“In every walk with nature, one receives far more than he seeks.” Why even with all the battle with bug bites, blisters and bruises we still love hiking?
Nothing makes you feel more alive than overcoming a challenge while enjoying some quality time connecting with nature, hikes combine all that. But along with the snow-capped mountain tops and ocean views come an abundance of mental and physical perks.
How can you become happier and healthier hiking?
Hikers are creative.
Research shows that spending time outdoors increases attention spans and creative problem-solving skills by as much as 50 percent. The results may have as much to do with unplugging from technology and spending time outside. This is a way of showing that interacting with nature has real, measurable benefits to creative problem-solving.
Plus, it’s not only the lack of technology and surplus of trees, sunshine and fresh air that contribute to this creativity boost in trail blazers, walking gets the creative juices flowing far more than sitting.
Hikers are seriously fit.
Hitting the trail works out your body as much as it does your brain. Just one hour of trekking can burn well over 500 calories, depending on the level of incline and the weight of the pack you’re carrying. Hiking is a great way to get a serious workout without putting too much pressure on your joints. Trails are often softer on joints than asphalt or concrete.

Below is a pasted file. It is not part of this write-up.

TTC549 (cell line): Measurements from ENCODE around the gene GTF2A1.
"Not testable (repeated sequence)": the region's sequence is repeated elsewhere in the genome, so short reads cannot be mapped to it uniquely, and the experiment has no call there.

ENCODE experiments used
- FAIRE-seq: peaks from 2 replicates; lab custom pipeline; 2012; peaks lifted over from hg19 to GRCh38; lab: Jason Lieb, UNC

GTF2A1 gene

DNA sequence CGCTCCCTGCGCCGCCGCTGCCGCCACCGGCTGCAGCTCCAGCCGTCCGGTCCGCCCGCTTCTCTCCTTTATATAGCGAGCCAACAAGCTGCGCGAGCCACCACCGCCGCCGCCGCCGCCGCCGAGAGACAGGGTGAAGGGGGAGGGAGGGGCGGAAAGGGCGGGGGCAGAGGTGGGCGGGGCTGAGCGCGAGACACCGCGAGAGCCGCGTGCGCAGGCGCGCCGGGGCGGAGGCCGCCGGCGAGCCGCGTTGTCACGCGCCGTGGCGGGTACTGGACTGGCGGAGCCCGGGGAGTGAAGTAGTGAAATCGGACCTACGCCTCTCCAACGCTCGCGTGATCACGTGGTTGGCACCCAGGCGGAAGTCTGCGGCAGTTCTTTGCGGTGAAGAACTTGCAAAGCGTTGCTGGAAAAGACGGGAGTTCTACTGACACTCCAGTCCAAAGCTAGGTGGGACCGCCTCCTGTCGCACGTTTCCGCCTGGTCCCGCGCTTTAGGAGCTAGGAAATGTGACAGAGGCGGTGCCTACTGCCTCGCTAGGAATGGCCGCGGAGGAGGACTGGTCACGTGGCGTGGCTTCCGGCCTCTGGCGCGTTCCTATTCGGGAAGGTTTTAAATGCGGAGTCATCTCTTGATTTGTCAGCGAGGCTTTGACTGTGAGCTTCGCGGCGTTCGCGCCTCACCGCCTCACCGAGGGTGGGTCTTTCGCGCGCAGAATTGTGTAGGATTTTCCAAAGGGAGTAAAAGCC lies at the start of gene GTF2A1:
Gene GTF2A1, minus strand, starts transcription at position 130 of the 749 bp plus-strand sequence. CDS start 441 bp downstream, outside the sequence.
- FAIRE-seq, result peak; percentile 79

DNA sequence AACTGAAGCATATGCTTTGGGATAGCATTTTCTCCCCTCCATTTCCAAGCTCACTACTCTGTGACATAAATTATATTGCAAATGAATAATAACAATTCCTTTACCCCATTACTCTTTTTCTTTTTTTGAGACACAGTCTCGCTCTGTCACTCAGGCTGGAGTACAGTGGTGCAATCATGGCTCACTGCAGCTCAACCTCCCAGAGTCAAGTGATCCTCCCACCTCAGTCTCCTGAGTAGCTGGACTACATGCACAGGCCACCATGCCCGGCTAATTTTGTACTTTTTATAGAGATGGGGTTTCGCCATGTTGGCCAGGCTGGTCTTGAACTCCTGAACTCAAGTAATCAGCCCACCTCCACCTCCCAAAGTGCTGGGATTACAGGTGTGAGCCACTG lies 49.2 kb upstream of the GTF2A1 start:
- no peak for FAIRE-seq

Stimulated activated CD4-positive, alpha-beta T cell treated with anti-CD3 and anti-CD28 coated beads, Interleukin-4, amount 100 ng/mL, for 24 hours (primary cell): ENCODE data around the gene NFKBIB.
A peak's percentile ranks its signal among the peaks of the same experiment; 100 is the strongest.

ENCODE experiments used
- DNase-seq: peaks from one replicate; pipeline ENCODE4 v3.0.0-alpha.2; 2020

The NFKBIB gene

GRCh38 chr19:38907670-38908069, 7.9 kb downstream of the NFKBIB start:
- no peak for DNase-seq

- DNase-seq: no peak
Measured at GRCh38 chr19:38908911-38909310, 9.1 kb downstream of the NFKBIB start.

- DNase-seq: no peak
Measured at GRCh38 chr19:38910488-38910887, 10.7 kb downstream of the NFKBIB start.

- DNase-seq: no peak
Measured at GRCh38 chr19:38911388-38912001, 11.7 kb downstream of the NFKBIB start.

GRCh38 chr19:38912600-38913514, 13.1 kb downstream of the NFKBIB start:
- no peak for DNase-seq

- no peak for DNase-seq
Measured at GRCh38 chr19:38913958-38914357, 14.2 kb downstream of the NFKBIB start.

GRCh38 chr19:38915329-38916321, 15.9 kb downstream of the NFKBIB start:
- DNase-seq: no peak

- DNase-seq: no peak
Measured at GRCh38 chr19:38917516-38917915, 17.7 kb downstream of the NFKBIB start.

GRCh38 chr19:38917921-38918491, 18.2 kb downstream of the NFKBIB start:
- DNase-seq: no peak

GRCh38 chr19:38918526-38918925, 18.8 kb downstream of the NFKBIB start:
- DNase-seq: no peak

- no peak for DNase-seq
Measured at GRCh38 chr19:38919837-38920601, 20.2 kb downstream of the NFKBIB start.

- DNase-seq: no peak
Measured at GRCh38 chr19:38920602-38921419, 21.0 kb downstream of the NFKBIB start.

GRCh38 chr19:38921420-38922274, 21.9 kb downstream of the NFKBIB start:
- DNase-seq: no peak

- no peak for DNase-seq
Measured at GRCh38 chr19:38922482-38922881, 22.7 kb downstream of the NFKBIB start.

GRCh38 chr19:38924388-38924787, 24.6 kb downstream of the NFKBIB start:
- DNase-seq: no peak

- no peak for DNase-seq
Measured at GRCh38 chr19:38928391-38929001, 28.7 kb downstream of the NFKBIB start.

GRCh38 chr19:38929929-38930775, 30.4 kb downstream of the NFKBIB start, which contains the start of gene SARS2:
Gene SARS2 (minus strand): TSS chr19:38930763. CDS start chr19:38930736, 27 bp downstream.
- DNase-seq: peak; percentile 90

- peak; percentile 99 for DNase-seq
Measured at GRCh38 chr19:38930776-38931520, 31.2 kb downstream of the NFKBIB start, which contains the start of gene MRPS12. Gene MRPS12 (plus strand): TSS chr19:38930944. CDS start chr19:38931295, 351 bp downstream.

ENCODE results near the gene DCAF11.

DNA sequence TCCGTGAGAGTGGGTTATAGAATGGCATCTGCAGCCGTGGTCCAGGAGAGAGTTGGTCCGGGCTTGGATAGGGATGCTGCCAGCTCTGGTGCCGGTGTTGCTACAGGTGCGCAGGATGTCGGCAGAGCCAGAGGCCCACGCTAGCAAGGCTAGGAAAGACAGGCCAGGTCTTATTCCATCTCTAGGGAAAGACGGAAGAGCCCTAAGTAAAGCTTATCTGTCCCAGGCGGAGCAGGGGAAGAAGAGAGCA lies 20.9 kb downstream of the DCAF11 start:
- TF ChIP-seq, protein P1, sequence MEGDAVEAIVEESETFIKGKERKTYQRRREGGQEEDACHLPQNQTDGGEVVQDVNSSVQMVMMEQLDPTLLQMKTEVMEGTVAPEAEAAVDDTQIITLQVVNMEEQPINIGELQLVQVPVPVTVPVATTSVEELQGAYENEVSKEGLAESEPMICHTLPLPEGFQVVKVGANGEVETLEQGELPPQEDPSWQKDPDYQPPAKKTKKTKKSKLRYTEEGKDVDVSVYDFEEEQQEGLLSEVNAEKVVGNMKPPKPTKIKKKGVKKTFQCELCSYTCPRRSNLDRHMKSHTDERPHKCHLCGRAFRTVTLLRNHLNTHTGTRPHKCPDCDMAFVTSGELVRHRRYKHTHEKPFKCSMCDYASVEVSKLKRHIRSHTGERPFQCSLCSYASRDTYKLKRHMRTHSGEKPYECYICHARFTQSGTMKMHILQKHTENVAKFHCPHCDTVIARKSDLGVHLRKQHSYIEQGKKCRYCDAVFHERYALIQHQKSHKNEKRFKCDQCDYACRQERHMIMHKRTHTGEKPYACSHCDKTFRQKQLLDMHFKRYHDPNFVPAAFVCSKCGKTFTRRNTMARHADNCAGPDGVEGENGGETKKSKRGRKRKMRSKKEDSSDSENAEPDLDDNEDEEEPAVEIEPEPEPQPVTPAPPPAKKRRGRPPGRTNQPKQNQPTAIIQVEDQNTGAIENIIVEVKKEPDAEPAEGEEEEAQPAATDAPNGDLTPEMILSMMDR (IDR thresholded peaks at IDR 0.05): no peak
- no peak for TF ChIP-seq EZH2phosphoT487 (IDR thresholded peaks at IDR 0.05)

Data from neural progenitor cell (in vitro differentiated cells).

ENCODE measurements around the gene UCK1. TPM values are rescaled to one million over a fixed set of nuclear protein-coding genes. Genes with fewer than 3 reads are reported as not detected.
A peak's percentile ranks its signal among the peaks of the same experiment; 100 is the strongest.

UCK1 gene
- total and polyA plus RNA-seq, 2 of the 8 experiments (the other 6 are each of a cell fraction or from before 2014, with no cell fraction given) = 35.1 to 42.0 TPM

Plus, tramping through the trails on a regular basis decreases blood pressure and cholesterol. Logging cardio in the form of hiking can lower blood pressure by four to 10 points, and reduce the danger of heart disease, diabetes and strokes for those at high-risk. And don’t lose heart if you’re not out of breath on the way back. Both the ups and downs have benefits when it comes to lowering cholesterol, but hiking downhill is two times more effective at removing blood sugars and improving glucose tolerance.
Hikers are happier.
Research shows that using hiking as an additional therapy can help people with severe depression feel less hopeless, depressed and suicidal. It may even inspire those suffering from it to lead a more active lifestyle.
For those who don’t suffer from depression, hiking still offers mental benefits. Being out in nature, away from the business of our daily lives and technology, can allow people to connect with themselves and nature in a way that brings about peace and a sense of well-being.
Ben Nevis (Scotland) 2016
Outdoor sports make our lives healthier, happier and full of adventure, get out there and start hiking.